I have now lived in Canberra for half a decade in several different houses. Always northside. Always northside.
A few months ago, notorious weirdo, Myles Peterson, wrote an article in the Courier Mail trolling Canberra.
Cashing in on the torrents of taxpayer cash flowing on to Canberra’s gold-paved streets, local retailers and supermarkets charge prices found only in South Yarra and Vaucluse. Low-paid Canberrans have been steadily priced out of the city. Students cannot afford to rent anywhere, often taking drastic measures just to put a roof over their head. Many visiting undergraduates flee long before completing first year.
Savvy former public servants have taken the exploitation to absurd, some would argue corrupt, levels. Government-owned land is selectively released to cartels of ex-bureaucrats, who then make out like bandits on-selling postage stamp-sized blocks to Canberra’s housing-desperate underclasses.
Links to the article swept around the Canberran networks along with the ‘corporate’ memory of who Myles Peterson was and why he was so notorious. From the point of view of the Courier Mail, the article was a success: the page views must have skyrocketed. People outside of Canberra would have read it and responded with outrage when it confirmed everything they secretly believed about Canberra. People inside Canberra reacted with bemusement: several different people made quips about golden cocaine and cocaine gold, not having enough change on them for coffee due to all the hookers and blow, and being mindful of not scuffing the freshly gold-plated road.
Today’s trolling article in The Age by Martin McKenzie-Murray inspired a different response. Without the absurdity of Peterson’s article, the response inside the circle has been hostility. The article merely contends that Canberra is a bit less packed than Melbourne and Sydney.
On the day I moved to Canberra I was taken to the top of Mount Ainslie. From there you can view The Plan – the sight lines, the Parliamentary Triangle, the geometric symmetry. From there you could also see the empty boulevards and feel the crisp air. That cool wind didn’t just come from the Brindabella Ranges. There was a chilling vibe. Here was the ”unreality” of Canberra that Keating had described.
Nearly 100 years before, the city’s planner had wanted nothing less from his design than a revolution in our consciousness. Griffin described his plan for Canberra as ”[the best opportunity] so far afforded for an expression of the democratic civic ideal and for all that means in accessibility, freedom … and splendour”.
But what was splendid in the vision was sterile in the living. Griffin had designed a city that pre-empted the primacy of the car, which was both prophetic and pathetic. Instead of a tightly knit centre, six (now seven) small districts emerged, separated by vast space and ill-connected by public transport. Between these centres lies mandated green space, which is pretty for tourists but pushes locals apart, limits land availability and drives up property prices.
I use the word ‘hostility’, but it is less than that. It’s more: ‘And what would you know?’
Canberra-bashing is easy and fun. My younger sibling is a cabinet maker. I am in awe of his ability to craft things. It’s like an art and he’s good at it. He lives in rural Victoria in a house he bought and is in the process of renovating. He doesn’t understand the property market, but he thinks he can make some money through the renovations. He gets his news from breakfast commercial television. He struggles with reading, preferring to get audio books.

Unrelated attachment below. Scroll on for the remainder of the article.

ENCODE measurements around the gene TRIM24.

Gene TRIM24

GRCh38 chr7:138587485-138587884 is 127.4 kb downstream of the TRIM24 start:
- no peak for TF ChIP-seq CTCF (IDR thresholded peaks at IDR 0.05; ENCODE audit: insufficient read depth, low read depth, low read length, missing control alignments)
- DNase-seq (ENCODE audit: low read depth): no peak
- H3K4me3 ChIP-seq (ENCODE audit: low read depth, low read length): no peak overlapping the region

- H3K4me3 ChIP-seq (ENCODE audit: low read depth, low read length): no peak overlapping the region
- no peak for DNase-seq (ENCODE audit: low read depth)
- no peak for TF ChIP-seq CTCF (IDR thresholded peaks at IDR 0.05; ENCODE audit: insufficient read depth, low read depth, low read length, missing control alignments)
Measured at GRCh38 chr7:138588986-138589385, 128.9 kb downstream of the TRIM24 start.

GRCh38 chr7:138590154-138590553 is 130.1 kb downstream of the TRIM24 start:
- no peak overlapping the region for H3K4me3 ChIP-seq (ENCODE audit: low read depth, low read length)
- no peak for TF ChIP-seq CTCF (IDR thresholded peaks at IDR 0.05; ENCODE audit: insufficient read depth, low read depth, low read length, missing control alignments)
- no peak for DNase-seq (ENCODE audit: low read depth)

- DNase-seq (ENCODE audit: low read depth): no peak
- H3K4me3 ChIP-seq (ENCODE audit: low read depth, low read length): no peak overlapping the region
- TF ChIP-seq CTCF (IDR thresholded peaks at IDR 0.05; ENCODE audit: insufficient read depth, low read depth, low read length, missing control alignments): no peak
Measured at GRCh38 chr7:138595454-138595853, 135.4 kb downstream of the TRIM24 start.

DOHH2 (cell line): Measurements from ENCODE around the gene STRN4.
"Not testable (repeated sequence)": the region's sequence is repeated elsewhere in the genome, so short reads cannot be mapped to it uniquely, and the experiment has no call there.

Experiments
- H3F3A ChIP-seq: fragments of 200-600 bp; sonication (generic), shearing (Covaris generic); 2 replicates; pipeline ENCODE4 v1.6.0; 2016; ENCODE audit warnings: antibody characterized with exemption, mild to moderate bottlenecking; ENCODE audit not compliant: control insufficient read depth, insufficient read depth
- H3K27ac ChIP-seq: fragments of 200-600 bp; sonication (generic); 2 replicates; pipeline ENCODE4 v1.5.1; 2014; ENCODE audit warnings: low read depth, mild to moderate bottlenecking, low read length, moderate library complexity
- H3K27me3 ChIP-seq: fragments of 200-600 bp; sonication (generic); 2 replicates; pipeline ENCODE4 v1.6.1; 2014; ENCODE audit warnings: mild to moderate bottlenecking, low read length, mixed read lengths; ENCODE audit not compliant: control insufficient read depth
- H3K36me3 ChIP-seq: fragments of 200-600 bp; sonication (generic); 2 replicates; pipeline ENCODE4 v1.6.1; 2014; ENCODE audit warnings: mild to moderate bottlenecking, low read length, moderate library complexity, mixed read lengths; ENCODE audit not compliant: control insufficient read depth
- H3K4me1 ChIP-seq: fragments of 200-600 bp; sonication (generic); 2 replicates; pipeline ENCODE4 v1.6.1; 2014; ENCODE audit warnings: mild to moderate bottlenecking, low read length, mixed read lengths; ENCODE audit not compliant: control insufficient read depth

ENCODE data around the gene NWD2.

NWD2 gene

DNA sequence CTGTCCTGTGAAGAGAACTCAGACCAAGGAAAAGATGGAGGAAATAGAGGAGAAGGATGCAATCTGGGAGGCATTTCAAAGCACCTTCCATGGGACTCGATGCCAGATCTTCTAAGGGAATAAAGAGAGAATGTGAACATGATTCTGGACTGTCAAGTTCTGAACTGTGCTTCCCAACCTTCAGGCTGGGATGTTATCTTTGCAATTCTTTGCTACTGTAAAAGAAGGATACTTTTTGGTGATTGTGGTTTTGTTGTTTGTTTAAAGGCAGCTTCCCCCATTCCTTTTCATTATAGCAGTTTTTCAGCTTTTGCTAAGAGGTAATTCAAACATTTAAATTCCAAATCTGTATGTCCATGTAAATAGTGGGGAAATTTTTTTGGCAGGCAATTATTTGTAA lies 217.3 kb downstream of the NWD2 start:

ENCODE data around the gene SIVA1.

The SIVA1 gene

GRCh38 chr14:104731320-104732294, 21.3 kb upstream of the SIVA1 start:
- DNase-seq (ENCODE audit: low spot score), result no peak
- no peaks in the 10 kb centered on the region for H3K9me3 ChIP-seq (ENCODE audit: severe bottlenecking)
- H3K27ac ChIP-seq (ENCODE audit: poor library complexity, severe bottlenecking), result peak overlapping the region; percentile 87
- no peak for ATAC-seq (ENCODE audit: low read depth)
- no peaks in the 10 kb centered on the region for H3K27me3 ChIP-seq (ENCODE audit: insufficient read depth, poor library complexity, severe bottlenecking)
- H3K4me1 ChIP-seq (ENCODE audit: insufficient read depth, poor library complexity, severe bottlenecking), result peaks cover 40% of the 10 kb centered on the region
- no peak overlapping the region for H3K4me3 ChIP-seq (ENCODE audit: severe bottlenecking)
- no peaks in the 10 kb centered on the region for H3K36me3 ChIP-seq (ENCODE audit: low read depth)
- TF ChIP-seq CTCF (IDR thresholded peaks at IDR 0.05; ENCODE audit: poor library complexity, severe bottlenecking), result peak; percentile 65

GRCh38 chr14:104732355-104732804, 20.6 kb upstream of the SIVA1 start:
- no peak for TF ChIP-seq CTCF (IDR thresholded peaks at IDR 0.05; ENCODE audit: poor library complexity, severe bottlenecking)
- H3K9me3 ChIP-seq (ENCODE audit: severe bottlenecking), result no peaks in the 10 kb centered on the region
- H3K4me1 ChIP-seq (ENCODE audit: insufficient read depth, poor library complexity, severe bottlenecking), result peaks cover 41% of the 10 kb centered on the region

When I last saw him — and despite the family rule that people get into political conversations with me at their own peril — he decided to tell me that he thought the carbon tax was rubbish and that it would ruin the economy. When I asked him to explain the carbon tax, he couldn’t. When I walked him through the concept of externalities, he would agree that he shouldn’t have to pay for companies to pollute but then couldn’t link that idea to increasing the cost of pollution.
As a way out of the conversation, he bagged Canberra with the usual remark: ‘You guys just don’t understand what it’s like to live in the real world.’
Peterson’s and McKenzie-Murray’s articles use this same trope: Canberra is distant, unnatural, and a burden. My brother was echoing this: he does a real job by building something but I don’t have a real job because it’s technical and theoretical.
Owen Dixon didn’t want to have a fixed location for the High Court in Canberra. He felt that the Court should be as close to the people as possible (individual citizens being the primary unit of the legal system). Parliament House was built in Canberra in order to separate it from individual States (States being the primary unit of the Commonwealth; not the people). But the public service (and the swarm of people who shadow the public service) has always been the most distant. Public servants are servants to the Minister. Advisers are advisers to decision-makers. Administrators are administering organisations. The unreality arises from the abstraction, and Australians tend to distrust the thinkers.
The media is not interested in the hive of activity in Canberra, and so the public that it’s meant to serve never get to look in on the world. Instead, they see it represented in satire, invective, and controversy. For that reason, articles like those are troll-bait to confirm the prejudices of the Real World while trying to provoke some kind of reaction from the ivory city.